A passing motorist called 9-1-1 and Wake County Sheriff’s deputy Walt Martin stopped to speak with James and lend some assistance in getting him to the hotel. Samuel Morris then left the bar, after having drunk so much that his blood alcohol level was approximately 0.28, and set out to drive his motor vehicle home. Morris crashed into the rear of Deputy Martin’s stopped white suburban which was outside the travel lanes of the roadway with its rear flashing lights, blue flashing lights, and headlights operating. Morris hit the stopped law enforcement vehicle so hard it launched the suburban off the road and up the embankment, running over and killing James.
Pre-suit settlement negotiations were not fruitful. In the days and weeks after this tragic crash, the bar allowed others to be served alcohol to the point of intoxication resulting in two other serious motor vehicle crashes, one of which resulted in another fatality. When it became apparent that the bar had no intention of altering its behavior or honoring its obligations under the law as a privilege licensee to serve alcoholic beverages, the Warren family authorized filing of this lawsuit. After some preliminary written discovery was conducted, the parties agreed to mediate the case. Plaintiff’s counsel submitted an extensive settlement package to the defense including complete medical history of the decedent, affidavits establishing the special damages, videotaped of James’ family, co-workers, and friends concerning the family’s loss, and additional documentation to address all the concerns of the defense relating to liability. Throughout the course of this litigation and at the mediation, the bar denied all liability. The bar asserted no negligence, no duty to stop or otherwise take any precautionary measures with an intoxicated patron who was going to operate a motor vehicle, and no liability due to the drunk patron’s intervening negligence. The bar also asserted contributory negligence on the part of James Warren. The bar asserted that James was passed out on the side of the road at the ditch area with a blood alcohol level of approximately 0.15. Thus, he was a proximate cause of his own injuries which led to his own death. (If a jury believed that, which is contributory negligence, it would likely bar their liability to the Estate. Plaintiff contested this allegation.)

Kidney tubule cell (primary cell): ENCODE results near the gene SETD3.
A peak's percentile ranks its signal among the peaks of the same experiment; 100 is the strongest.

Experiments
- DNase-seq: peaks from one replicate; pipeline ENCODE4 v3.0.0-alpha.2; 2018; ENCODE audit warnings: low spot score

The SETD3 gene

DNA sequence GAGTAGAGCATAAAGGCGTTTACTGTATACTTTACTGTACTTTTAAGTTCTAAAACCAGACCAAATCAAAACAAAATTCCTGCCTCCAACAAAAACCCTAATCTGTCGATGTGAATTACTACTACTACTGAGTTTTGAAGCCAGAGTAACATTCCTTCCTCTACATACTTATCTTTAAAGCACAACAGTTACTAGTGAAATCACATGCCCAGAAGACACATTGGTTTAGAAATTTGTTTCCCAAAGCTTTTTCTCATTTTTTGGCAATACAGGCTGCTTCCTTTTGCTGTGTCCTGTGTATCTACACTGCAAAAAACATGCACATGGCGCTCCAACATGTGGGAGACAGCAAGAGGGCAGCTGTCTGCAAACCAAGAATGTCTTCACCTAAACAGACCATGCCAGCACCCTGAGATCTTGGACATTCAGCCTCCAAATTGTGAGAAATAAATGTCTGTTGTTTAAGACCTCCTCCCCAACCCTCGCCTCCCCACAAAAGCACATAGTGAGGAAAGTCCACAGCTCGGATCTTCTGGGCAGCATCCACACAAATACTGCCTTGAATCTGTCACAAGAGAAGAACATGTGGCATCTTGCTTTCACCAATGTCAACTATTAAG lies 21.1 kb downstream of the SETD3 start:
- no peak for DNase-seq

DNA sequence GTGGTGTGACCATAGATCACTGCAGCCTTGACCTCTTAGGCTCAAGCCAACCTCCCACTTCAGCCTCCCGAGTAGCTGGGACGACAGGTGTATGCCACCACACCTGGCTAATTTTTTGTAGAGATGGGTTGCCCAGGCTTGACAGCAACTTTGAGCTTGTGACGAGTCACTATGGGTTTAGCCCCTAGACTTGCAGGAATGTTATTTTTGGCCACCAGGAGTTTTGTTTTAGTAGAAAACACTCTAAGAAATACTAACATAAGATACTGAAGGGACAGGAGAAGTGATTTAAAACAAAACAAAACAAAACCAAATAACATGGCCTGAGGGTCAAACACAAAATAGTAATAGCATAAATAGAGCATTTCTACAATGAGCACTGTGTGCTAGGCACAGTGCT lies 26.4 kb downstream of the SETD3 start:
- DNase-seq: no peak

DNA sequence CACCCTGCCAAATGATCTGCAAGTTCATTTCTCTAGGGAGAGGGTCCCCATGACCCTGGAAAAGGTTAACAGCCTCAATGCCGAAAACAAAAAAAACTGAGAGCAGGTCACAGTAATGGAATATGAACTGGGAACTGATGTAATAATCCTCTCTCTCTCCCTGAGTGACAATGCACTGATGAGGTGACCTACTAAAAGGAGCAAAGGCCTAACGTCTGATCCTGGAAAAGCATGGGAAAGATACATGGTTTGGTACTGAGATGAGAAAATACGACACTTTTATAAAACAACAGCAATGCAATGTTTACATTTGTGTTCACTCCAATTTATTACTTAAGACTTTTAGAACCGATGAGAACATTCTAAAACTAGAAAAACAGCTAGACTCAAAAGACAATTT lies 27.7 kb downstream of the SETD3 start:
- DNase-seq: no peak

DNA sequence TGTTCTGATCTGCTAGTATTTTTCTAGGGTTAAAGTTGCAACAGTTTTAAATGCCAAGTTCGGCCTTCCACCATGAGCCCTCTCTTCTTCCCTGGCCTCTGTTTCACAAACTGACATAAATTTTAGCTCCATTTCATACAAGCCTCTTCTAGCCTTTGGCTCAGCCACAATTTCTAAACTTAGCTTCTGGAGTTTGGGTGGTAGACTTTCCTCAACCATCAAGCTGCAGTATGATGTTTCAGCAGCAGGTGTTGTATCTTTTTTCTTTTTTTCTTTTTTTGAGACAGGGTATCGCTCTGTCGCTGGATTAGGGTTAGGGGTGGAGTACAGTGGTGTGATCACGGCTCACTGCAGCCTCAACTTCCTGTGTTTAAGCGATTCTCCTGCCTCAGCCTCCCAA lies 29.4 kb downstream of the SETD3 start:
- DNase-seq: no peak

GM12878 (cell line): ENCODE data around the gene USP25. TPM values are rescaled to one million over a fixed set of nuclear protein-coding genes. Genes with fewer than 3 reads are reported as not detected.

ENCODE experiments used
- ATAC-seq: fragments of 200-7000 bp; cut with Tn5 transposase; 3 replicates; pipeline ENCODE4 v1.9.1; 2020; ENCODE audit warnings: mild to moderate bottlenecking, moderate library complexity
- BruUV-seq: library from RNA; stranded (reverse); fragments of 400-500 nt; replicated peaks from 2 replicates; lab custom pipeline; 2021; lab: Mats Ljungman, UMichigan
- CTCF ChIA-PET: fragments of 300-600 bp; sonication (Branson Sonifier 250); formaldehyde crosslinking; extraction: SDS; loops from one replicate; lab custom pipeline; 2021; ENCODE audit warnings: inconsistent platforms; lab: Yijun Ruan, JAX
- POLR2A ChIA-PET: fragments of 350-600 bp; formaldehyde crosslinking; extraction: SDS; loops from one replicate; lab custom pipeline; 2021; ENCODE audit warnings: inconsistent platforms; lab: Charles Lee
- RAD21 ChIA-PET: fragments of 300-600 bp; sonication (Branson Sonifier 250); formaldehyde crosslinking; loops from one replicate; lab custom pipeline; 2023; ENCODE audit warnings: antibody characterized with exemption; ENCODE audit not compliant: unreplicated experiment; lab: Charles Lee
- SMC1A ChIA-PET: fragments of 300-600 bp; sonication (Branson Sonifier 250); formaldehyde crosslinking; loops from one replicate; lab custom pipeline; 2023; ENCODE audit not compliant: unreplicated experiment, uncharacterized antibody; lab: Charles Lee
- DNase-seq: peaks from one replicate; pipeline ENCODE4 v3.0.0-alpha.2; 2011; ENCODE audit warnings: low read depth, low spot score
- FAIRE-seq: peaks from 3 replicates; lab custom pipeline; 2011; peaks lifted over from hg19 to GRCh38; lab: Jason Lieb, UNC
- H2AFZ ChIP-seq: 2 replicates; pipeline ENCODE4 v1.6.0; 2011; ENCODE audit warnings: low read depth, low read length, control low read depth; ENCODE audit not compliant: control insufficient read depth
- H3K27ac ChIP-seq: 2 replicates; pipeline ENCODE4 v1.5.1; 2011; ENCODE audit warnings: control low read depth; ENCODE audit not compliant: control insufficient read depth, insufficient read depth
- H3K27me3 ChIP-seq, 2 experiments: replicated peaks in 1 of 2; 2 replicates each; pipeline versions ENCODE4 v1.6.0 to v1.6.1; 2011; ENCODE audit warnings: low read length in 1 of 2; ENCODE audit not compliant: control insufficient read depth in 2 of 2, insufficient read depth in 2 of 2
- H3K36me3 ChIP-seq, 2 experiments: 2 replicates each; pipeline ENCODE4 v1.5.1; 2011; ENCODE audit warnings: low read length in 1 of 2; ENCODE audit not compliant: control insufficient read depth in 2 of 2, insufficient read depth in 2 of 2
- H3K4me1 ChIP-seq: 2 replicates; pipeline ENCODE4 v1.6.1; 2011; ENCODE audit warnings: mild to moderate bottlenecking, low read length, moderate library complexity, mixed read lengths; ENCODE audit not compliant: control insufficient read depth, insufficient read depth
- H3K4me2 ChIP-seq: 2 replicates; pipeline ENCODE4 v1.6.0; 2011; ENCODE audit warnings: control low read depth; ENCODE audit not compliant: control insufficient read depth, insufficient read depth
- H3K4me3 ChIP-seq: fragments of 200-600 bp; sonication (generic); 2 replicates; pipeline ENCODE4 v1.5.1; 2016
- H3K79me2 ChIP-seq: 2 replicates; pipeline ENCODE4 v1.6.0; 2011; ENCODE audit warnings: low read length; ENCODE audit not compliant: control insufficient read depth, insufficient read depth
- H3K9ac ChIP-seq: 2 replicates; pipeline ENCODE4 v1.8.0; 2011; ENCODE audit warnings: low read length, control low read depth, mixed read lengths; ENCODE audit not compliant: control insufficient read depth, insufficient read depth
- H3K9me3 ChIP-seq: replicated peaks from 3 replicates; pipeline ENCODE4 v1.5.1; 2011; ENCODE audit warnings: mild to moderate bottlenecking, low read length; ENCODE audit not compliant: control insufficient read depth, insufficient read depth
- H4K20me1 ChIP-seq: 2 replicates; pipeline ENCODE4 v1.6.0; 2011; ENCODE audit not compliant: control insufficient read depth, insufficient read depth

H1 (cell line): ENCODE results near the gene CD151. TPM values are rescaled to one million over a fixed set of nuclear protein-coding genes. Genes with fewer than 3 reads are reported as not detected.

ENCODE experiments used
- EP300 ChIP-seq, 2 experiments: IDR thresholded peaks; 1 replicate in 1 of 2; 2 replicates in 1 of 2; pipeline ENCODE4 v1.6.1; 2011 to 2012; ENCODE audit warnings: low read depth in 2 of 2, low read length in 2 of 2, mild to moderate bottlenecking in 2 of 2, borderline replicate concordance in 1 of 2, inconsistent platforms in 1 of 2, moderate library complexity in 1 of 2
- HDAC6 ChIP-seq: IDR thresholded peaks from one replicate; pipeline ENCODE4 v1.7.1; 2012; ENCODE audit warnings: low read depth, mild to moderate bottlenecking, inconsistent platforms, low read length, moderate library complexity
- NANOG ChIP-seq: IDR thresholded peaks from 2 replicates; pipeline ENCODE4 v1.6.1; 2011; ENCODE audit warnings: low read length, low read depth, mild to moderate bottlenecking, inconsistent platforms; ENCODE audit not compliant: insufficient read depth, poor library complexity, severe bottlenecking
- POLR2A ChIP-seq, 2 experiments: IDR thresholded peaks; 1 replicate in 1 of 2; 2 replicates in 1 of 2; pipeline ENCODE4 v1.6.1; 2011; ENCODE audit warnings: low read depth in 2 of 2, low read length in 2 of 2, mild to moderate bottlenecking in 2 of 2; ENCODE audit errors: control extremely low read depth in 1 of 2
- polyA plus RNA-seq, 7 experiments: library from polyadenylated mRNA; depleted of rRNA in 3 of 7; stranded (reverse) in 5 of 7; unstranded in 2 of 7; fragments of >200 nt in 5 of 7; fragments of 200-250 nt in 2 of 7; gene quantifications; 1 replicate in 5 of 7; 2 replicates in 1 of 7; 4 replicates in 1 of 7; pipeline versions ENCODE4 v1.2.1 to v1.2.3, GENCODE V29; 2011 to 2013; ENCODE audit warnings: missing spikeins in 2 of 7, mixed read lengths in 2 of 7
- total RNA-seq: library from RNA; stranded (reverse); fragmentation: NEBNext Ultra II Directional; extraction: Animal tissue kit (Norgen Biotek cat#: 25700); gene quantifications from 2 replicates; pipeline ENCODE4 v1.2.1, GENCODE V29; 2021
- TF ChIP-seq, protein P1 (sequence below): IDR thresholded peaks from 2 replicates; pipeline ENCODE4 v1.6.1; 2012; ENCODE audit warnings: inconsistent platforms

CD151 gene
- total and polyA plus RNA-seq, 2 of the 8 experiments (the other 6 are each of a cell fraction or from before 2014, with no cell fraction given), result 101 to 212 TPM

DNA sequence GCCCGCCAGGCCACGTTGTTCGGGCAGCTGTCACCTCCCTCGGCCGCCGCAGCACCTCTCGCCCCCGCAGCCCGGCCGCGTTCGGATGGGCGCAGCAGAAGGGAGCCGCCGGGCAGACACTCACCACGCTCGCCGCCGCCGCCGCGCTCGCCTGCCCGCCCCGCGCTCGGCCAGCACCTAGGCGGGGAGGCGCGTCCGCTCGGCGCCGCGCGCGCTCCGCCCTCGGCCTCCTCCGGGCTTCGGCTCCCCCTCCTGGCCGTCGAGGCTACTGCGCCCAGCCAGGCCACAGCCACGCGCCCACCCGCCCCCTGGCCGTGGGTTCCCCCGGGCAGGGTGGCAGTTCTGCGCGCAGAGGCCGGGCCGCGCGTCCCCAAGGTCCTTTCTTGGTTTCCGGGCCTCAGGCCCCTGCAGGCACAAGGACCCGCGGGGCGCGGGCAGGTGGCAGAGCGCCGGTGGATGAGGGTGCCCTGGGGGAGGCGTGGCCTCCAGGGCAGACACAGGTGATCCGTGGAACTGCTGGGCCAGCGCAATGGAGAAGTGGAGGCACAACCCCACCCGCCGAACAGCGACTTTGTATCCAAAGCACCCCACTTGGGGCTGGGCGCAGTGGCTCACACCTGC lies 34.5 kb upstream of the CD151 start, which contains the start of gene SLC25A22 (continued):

Late on the evening of the mediated settlement conference, the parties reached a settlement. The Estate successfully recovered the policy limits of the drunk driver’s insurance and all underinsured motorist coverage prior to instituting this action against the bar. The recovery from the drunk driver and the UIM carrier(s) is not part of the $750,000 recovered by the Estate from the bar. After the lawsuit was filed, but before mediation, the bar closed down. The corporation had no assets against which to collect any judgment. After the lawsuit was filed, it was determined that the bar’s owners had no assets to collect any judgment from. Since there were very limited liability insurance coverage limits in this situation, and the sheriff deputy’s claims were pending, the Estate authorized settlement. (Deputy Walt Martin is represented by separate counsel has a lawsuit pending in Wake County against the same drunk driver and the bar, Wake County 06-CVS-11441.) The background information provided to the defense concerning the character of James Warren as a son, husband and father, and the evidence of his family’s loss as a result of this avoidable fatality were the most compelling factors in obtaining this settlement. His military service with various medals and honors, along with his exemplary work history were helpful. Having co-workers who agreed to step forward to provide their affidavits and videotaped statements concerning James’ character, high quality of work, and loyalty to family was invaluable in focusing the defense and their liability insurance carrier to depth and degree of this family’s loss.
Amount Actually Recovered for Client: 100% recovery, ie., $815,000 (Eight Hundred Fifteen Thousand Dollars).